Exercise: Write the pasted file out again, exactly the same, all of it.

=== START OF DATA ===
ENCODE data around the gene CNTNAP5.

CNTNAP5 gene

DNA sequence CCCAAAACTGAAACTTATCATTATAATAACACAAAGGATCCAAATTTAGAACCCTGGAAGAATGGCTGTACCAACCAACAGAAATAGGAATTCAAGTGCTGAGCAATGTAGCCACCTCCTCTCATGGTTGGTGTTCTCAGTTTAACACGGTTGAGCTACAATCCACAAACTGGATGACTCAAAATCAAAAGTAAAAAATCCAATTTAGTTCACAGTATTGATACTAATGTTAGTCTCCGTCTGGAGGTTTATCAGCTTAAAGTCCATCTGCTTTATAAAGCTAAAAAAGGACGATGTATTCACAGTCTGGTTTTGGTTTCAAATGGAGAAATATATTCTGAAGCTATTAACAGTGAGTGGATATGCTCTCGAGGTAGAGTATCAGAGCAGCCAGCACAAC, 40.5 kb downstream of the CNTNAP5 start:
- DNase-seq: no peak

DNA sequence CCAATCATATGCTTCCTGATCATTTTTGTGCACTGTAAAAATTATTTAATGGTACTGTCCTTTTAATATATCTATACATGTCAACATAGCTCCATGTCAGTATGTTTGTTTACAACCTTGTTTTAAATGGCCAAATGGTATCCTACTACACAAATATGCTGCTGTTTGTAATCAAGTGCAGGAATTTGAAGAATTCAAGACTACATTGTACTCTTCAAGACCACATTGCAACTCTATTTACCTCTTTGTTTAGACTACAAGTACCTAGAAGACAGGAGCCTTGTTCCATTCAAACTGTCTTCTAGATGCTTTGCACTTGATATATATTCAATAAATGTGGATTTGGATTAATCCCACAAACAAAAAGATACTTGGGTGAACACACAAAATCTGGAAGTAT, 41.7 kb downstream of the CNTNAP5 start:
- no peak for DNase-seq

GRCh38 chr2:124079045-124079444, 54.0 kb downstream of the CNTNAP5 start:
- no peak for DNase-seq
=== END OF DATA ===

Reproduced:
ENCODE data around the gene CNTNAP5.

CNTNAP5 gene

DNA sequence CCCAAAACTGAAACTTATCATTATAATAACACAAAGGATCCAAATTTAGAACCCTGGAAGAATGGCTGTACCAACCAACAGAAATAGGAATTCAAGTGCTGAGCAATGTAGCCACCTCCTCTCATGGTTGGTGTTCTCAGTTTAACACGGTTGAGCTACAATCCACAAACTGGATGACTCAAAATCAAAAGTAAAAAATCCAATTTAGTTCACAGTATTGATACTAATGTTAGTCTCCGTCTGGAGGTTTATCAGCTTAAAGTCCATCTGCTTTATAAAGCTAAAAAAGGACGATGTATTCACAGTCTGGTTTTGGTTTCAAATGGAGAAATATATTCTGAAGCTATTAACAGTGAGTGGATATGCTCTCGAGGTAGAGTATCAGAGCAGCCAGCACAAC, 40.5 kb downstream of the CNTNAP5 start:
- DNase-seq: no peak

DNA sequence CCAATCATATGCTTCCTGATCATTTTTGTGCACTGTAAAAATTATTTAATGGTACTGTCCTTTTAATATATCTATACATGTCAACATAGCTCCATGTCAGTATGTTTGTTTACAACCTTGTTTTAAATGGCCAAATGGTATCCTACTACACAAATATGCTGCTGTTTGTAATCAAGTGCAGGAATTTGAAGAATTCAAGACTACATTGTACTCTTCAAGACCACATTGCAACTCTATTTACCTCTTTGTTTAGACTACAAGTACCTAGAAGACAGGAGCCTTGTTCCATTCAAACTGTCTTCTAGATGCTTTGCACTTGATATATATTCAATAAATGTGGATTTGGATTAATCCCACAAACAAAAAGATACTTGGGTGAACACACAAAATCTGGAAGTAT, 41.7 kb downstream of the CNTNAP5 start:
- no peak for DNase-seq

GRCh38 chr2:124079045-124079444, 54.0 kb downstream of the CNTNAP5 start:
- no peak for DNase-seq